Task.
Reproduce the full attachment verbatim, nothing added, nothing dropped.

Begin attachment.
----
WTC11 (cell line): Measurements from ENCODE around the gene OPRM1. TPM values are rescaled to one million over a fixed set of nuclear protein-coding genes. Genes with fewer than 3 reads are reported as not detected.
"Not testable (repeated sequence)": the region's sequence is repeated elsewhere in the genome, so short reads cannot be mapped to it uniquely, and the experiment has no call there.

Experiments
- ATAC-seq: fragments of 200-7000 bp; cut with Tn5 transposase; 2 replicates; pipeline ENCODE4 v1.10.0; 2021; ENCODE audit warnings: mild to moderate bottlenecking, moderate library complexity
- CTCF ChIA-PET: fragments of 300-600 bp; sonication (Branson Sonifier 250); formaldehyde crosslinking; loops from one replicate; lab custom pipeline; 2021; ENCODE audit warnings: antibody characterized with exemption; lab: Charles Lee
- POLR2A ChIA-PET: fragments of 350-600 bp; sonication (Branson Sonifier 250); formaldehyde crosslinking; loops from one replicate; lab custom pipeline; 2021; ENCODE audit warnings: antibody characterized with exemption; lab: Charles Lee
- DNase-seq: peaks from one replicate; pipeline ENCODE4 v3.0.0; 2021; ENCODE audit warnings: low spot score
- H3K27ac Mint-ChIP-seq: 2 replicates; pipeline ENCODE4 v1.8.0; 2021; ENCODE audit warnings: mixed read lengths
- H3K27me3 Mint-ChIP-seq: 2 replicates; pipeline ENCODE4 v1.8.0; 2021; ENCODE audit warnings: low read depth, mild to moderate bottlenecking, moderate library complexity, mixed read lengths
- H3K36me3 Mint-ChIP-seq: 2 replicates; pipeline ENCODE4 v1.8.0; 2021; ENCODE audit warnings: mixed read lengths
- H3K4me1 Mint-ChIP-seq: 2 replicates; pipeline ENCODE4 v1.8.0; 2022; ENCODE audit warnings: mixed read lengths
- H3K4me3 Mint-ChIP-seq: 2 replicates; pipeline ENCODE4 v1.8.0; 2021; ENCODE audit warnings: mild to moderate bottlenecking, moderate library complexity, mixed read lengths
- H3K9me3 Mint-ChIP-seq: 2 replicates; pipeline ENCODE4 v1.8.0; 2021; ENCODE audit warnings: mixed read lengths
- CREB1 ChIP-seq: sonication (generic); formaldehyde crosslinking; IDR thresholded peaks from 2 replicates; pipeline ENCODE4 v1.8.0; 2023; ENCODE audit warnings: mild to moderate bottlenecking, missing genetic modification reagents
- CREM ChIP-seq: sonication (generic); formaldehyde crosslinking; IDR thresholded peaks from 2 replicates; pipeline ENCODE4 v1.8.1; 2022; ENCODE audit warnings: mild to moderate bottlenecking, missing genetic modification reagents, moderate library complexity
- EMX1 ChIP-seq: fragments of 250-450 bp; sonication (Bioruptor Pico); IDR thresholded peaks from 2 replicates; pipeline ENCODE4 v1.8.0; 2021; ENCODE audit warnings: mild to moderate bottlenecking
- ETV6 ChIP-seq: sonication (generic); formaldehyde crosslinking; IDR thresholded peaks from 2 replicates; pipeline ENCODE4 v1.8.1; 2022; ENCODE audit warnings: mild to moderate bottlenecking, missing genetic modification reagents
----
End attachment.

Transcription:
WTC11 (cell line): Measurements from ENCODE around the gene OPRM1. TPM values are rescaled to one million over a fixed set of nuclear protein-coding genes. Genes with fewer than 3 reads are reported as not detected.
"Not testable (repeated sequence)": the region's sequence is repeated elsewhere in the genome, so short reads cannot be mapped to it uniquely, and the experiment has no call there.

Experiments
- ATAC-seq: fragments of 200-7000 bp; cut with Tn5 transposase; 2 replicates; pipeline ENCODE4 v1.10.0; 2021; ENCODE audit warnings: mild to moderate bottlenecking, moderate library complexity
- CTCF ChIA-PET: fragments of 300-600 bp; sonication (Branson Sonifier 250); formaldehyde crosslinking; loops from one replicate; lab custom pipeline; 2021; ENCODE audit warnings: antibody characterized with exemption; lab: Charles Lee
- POLR2A ChIA-PET: fragments of 350-600 bp; sonication (Branson Sonifier 250); formaldehyde crosslinking; loops from one replicate; lab custom pipeline; 2021; ENCODE audit warnings: antibody characterized with exemption; lab: Charles Lee
- DNase-seq: peaks from one replicate; pipeline ENCODE4 v3.0.0; 2021; ENCODE audit warnings: low spot score
- H3K27ac Mint-ChIP-seq: 2 replicates; pipeline ENCODE4 v1.8.0; 2021; ENCODE audit warnings: mixed read lengths
- H3K27me3 Mint-ChIP-seq: 2 replicates; pipeline ENCODE4 v1.8.0; 2021; ENCODE audit warnings: low read depth, mild to moderate bottlenecking, moderate library complexity, mixed read lengths
- H3K36me3 Mint-ChIP-seq: 2 replicates; pipeline ENCODE4 v1.8.0; 2021; ENCODE audit warnings: mixed read lengths
- H3K4me1 Mint-ChIP-seq: 2 replicates; pipeline ENCODE4 v1.8.0; 2022; ENCODE audit warnings: mixed read lengths
- H3K4me3 Mint-ChIP-seq: 2 replicates; pipeline ENCODE4 v1.8.0; 2021; ENCODE audit warnings: mild to moderate bottlenecking, moderate library complexity, mixed read lengths
- H3K9me3 Mint-ChIP-seq: 2 replicates; pipeline ENCODE4 v1.8.0; 2021; ENCODE audit warnings: mixed read lengths
- CREB1 ChIP-seq: sonication (generic); formaldehyde crosslinking; IDR thresholded peaks from 2 replicates; pipeline ENCODE4 v1.8.0; 2023; ENCODE audit warnings: mild to moderate bottlenecking, missing genetic modification reagents
- CREM ChIP-seq: sonication (generic); formaldehyde crosslinking; IDR thresholded peaks from 2 replicates; pipeline ENCODE4 v1.8.1; 2022; ENCODE audit warnings: mild to moderate bottlenecking, missing genetic modification reagents, moderate library complexity
- EMX1 ChIP-seq: fragments of 250-450 bp; sonication (Bioruptor Pico); IDR thresholded peaks from 2 replicates; pipeline ENCODE4 v1.8.0; 2021; ENCODE audit warnings: mild to moderate bottlenecking
- ETV6 ChIP-seq: sonication (generic); formaldehyde crosslinking; IDR thresholded peaks from 2 replicates; pipeline ENCODE4 v1.8.1; 2022; ENCODE audit warnings: mild to moderate bottlenecking, missing genetic modification reagents